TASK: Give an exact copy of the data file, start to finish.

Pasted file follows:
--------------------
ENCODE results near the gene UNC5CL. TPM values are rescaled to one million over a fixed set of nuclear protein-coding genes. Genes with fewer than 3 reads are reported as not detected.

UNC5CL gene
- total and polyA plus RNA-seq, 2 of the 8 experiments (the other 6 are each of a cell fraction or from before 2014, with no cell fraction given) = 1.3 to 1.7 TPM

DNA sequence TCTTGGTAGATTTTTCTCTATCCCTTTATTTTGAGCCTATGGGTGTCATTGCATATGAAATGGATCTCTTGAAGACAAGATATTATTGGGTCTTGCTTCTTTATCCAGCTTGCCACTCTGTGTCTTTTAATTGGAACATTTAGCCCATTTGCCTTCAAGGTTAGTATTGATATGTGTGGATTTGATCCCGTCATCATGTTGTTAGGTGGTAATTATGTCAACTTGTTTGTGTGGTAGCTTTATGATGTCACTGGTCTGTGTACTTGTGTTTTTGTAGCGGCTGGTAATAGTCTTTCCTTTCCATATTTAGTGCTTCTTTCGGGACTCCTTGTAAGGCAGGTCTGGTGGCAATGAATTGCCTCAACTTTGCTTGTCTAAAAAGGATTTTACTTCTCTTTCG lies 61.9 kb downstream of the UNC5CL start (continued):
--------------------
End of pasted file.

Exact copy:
ENCODE results near the gene UNC5CL. TPM values are rescaled to one million over a fixed set of nuclear protein-coding genes. Genes with fewer than 3 reads are reported as not detected.

UNC5CL gene
- total and polyA plus RNA-seq, 2 of the 8 experiments (the other 6 are each of a cell fraction or from before 2014, with no cell fraction given) = 1.3 to 1.7 TPM

DNA sequence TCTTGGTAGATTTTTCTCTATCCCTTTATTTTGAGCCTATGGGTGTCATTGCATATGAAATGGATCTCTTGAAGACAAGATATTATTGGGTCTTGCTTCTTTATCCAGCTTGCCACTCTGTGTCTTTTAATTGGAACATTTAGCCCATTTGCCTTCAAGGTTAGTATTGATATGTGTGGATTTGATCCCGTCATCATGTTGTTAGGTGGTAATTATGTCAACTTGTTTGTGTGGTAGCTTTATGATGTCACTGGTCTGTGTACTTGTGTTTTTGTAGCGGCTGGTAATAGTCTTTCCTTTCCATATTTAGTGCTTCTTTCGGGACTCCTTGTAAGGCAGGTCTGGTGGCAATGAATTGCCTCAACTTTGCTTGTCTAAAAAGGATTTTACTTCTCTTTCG lies 61.9 kb downstream of the UNC5CL start (continued):